Dec. 12, 2020
The man on the left in the video below allegedly drew a knife after being pushed and punched in a violent confrontation with Proud Boys after a Trump rally in Washington and stabbed Jeremy Bertino, a member of the group’s leadership. The individual was charged in connection with the incident, but those charges were later dropped. It was one of the most violent incidents of a weekend of unrest, during which pro-Trump protesters engaged in clashes that produced multiple injuries and dozens of arrests. And it helped turn the Proud Boys against D.C. police, whom they saw as protecting far-left protesters.
Dec. 15, 2020
Dec. 20, 2020
A day after Trump tweeted that supporters should come to D.C. on Jan. 6 for a “wild” rally, Proud Boys were preparing for violence that day.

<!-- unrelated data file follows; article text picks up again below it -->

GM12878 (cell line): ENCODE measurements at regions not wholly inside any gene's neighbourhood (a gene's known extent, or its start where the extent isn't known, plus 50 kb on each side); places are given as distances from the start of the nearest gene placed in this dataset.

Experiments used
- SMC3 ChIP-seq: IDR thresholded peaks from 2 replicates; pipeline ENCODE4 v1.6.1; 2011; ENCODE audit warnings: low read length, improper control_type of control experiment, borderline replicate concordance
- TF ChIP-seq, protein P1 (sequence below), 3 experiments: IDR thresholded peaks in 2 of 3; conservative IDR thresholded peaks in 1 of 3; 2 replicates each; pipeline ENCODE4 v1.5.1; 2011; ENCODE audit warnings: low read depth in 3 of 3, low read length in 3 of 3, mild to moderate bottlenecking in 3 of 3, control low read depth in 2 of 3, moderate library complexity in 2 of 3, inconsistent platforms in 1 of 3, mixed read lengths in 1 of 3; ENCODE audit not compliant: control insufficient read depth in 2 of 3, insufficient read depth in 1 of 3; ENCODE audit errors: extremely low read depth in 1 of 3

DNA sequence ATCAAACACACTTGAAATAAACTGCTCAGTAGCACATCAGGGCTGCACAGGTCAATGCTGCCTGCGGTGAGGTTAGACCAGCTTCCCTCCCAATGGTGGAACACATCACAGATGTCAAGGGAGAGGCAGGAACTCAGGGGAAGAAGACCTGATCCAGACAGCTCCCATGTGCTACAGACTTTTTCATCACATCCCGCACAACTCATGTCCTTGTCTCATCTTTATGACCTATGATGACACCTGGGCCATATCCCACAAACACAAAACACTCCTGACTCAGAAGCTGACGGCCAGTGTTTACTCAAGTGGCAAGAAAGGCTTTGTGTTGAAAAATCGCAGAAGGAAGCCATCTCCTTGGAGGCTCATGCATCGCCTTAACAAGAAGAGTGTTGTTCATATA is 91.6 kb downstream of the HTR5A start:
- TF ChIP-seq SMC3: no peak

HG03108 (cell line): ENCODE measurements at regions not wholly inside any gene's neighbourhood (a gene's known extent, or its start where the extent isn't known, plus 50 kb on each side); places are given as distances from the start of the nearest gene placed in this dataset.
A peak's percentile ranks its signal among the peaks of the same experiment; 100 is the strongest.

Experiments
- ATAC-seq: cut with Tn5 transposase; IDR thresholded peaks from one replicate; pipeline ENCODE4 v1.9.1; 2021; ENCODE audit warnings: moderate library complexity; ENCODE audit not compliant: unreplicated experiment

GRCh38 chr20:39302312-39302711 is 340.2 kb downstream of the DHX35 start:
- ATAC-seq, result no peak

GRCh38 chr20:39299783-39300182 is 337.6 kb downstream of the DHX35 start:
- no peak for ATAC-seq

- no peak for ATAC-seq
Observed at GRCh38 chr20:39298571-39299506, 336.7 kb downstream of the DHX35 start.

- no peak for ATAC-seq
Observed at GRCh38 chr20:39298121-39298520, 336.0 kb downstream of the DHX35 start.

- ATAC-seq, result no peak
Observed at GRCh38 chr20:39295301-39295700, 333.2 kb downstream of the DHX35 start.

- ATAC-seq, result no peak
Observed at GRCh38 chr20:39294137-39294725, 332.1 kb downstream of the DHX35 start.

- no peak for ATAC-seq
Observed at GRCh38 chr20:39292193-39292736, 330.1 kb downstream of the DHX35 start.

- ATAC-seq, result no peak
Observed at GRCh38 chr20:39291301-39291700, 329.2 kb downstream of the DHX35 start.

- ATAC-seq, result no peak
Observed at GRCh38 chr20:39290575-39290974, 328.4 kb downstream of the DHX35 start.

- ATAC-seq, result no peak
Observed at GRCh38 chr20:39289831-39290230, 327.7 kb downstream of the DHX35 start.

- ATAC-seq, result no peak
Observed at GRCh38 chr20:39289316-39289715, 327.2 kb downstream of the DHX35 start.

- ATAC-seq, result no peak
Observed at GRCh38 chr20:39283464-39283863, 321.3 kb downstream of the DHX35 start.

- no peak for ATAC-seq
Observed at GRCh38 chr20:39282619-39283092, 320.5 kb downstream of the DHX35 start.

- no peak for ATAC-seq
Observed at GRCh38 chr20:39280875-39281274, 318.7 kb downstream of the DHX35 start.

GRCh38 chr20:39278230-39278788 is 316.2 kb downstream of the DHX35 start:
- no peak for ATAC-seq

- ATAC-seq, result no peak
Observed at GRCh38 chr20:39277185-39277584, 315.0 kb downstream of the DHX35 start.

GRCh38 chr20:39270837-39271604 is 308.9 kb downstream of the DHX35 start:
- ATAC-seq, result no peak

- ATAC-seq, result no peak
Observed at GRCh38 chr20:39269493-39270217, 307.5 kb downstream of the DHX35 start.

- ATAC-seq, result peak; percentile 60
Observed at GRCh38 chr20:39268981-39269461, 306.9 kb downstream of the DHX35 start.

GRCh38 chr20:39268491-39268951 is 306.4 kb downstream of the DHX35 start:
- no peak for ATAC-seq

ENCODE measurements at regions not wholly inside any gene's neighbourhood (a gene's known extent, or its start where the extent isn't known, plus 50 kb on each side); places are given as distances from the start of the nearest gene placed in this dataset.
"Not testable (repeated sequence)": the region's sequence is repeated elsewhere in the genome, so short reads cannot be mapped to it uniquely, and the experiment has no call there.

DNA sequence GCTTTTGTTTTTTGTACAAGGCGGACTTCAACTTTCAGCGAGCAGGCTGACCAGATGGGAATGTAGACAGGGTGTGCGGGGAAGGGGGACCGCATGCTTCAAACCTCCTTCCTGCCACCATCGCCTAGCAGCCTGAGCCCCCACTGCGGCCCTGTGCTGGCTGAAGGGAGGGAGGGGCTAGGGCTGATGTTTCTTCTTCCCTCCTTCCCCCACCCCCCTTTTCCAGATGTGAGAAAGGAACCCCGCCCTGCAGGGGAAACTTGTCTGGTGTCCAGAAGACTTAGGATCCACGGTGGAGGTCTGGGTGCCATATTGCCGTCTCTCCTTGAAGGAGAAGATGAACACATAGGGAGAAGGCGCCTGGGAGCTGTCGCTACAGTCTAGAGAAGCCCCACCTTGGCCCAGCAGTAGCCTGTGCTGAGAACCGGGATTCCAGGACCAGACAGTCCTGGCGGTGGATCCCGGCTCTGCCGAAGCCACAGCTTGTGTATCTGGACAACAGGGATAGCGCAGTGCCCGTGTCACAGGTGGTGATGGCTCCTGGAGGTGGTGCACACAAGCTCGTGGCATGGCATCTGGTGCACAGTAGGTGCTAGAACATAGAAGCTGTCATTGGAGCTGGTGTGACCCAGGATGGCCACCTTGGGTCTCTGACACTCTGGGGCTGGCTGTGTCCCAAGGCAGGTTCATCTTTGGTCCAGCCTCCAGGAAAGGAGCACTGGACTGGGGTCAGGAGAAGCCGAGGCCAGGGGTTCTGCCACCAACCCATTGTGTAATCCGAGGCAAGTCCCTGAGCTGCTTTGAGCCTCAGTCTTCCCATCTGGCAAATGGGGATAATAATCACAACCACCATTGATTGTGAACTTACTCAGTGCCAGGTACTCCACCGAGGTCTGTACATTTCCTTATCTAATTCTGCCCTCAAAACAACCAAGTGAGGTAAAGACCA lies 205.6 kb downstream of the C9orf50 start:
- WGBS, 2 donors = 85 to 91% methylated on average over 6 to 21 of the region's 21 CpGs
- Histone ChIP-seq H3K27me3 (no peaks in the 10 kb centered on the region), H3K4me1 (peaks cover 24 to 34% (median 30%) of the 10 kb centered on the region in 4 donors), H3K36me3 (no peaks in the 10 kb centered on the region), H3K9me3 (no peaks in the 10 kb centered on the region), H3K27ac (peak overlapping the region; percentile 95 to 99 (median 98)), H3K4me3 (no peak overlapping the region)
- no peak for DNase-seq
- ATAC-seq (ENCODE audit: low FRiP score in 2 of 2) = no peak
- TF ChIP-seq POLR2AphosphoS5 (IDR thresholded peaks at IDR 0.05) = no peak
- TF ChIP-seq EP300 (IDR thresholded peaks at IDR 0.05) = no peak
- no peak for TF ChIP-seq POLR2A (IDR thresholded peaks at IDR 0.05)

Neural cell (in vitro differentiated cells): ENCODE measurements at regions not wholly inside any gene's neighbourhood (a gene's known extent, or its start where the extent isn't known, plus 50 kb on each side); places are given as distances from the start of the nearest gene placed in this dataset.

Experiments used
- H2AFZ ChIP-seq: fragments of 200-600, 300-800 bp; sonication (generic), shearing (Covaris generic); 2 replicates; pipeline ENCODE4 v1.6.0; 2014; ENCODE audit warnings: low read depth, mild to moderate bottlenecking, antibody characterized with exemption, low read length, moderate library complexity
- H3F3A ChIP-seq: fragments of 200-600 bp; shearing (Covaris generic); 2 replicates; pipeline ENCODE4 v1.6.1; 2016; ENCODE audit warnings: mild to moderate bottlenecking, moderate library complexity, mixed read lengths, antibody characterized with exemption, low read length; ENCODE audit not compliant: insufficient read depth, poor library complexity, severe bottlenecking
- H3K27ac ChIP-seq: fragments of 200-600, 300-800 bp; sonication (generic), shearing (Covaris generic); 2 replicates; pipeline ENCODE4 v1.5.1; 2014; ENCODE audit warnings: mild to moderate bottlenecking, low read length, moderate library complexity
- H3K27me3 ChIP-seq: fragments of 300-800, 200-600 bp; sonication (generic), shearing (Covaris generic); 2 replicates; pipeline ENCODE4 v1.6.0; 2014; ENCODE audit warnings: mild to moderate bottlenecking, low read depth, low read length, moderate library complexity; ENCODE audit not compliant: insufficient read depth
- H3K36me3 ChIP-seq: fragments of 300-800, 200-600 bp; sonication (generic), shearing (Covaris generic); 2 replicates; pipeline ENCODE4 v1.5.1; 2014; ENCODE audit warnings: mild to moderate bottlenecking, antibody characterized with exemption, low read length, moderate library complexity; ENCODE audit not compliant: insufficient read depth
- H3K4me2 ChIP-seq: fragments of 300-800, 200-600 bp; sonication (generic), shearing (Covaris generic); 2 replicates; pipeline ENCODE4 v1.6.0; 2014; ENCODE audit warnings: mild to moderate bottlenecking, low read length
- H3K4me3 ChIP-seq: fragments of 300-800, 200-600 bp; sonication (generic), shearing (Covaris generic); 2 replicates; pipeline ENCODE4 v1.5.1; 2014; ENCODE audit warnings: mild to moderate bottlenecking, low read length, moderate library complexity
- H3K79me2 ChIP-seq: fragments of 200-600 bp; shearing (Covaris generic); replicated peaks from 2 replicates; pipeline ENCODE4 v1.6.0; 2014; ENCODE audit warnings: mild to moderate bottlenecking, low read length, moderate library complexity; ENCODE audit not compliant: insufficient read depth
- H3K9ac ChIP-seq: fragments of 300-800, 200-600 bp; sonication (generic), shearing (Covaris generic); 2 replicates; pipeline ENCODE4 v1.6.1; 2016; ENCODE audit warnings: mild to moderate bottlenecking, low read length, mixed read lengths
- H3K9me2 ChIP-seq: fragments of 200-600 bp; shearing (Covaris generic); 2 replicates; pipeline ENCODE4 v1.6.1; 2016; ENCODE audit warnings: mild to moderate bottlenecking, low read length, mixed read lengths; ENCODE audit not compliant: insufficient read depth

Dec. 28, 2020
On his show “Rebel Talk” on the video platform Rumble, Ethan Nordean tells another Proud Boy he was “furious” at D.C. police on Dec. 14 and that the group could have easily overwhelmed law enforcement. Prosecutors said Nordean and others used “1776” as a shorthand for what they wanted to achieve — revolution.
Later in the conversation Nordean says the Proud Boys would be able to swiftly replace law enforcement and depose government officials. The second speaker in the video has not been charged in the Jan. 6 riot.
Dec. 29, 2020